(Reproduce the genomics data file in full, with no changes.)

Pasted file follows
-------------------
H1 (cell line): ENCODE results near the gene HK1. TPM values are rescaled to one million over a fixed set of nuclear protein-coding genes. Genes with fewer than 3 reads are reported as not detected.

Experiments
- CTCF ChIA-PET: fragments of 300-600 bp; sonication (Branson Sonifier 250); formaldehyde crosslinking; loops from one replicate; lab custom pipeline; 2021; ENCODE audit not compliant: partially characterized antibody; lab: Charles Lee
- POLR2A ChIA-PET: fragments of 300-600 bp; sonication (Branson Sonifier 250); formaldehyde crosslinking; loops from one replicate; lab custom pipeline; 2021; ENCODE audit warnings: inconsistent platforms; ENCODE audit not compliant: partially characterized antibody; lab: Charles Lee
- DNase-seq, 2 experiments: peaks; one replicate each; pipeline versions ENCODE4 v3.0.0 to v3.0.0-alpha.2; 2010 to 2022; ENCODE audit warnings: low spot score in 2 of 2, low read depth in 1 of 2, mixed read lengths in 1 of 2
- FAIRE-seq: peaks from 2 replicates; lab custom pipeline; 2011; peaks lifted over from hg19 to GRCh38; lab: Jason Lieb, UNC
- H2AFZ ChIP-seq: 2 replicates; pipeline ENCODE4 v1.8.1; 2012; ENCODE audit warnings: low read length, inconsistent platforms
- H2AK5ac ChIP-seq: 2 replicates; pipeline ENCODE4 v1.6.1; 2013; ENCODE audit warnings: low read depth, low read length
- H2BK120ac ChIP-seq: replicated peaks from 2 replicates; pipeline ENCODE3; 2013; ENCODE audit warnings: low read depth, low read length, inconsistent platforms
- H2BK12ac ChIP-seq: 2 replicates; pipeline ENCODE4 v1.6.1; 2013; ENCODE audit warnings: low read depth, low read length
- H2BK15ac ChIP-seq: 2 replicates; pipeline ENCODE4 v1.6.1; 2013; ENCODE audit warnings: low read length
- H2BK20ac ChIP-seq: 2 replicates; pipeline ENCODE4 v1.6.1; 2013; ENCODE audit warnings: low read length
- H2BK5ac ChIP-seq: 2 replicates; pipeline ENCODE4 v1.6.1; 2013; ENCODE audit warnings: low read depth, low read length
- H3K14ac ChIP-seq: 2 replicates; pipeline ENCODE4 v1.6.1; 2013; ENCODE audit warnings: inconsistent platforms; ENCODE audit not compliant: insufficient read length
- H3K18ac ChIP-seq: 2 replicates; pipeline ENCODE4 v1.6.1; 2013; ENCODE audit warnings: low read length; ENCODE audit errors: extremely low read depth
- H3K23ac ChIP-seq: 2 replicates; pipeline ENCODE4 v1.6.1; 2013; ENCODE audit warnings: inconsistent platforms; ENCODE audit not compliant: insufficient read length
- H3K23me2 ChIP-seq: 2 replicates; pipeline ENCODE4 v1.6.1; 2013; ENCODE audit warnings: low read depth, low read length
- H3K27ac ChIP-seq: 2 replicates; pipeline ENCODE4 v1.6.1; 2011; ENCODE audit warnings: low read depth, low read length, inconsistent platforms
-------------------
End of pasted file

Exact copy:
H1 (cell line): ENCODE results near the gene HK1. TPM values are rescaled to one million over a fixed set of nuclear protein-coding genes. Genes with fewer than 3 reads are reported as not detected.

Experiments
- CTCF ChIA-PET: fragments of 300-600 bp; sonication (Branson Sonifier 250); formaldehyde crosslinking; loops from one replicate; lab custom pipeline; 2021; ENCODE audit not compliant: partially characterized antibody; lab: Charles Lee
- POLR2A ChIA-PET: fragments of 300-600 bp; sonication (Branson Sonifier 250); formaldehyde crosslinking; loops from one replicate; lab custom pipeline; 2021; ENCODE audit warnings: inconsistent platforms; ENCODE audit not compliant: partially characterized antibody; lab: Charles Lee
- DNase-seq, 2 experiments: peaks; one replicate each; pipeline versions ENCODE4 v3.0.0 to v3.0.0-alpha.2; 2010 to 2022; ENCODE audit warnings: low spot score in 2 of 2, low read depth in 1 of 2, mixed read lengths in 1 of 2
- FAIRE-seq: peaks from 2 replicates; lab custom pipeline; 2011; peaks lifted over from hg19 to GRCh38; lab: Jason Lieb, UNC
- H2AFZ ChIP-seq: 2 replicates; pipeline ENCODE4 v1.8.1; 2012; ENCODE audit warnings: low read length, inconsistent platforms
- H2AK5ac ChIP-seq: 2 replicates; pipeline ENCODE4 v1.6.1; 2013; ENCODE audit warnings: low read depth, low read length
- H2BK120ac ChIP-seq: replicated peaks from 2 replicates; pipeline ENCODE3; 2013; ENCODE audit warnings: low read depth, low read length, inconsistent platforms
- H2BK12ac ChIP-seq: 2 replicates; pipeline ENCODE4 v1.6.1; 2013; ENCODE audit warnings: low read depth, low read length
- H2BK15ac ChIP-seq: 2 replicates; pipeline ENCODE4 v1.6.1; 2013; ENCODE audit warnings: low read length
- H2BK20ac ChIP-seq: 2 replicates; pipeline ENCODE4 v1.6.1; 2013; ENCODE audit warnings: low read length
- H2BK5ac ChIP-seq: 2 replicates; pipeline ENCODE4 v1.6.1; 2013; ENCODE audit warnings: low read depth, low read length
- H3K14ac ChIP-seq: 2 replicates; pipeline ENCODE4 v1.6.1; 2013; ENCODE audit warnings: inconsistent platforms; ENCODE audit not compliant: insufficient read length
- H3K18ac ChIP-seq: 2 replicates; pipeline ENCODE4 v1.6.1; 2013; ENCODE audit warnings: low read length; ENCODE audit errors: extremely low read depth
- H3K23ac ChIP-seq: 2 replicates; pipeline ENCODE4 v1.6.1; 2013; ENCODE audit warnings: inconsistent platforms; ENCODE audit not compliant: insufficient read length
- H3K23me2 ChIP-seq: 2 replicates; pipeline ENCODE4 v1.6.1; 2013; ENCODE audit warnings: low read depth, low read length
- H3K27ac ChIP-seq: 2 replicates; pipeline ENCODE4 v1.6.1; 2011; ENCODE audit warnings: low read depth, low read length, inconsistent platforms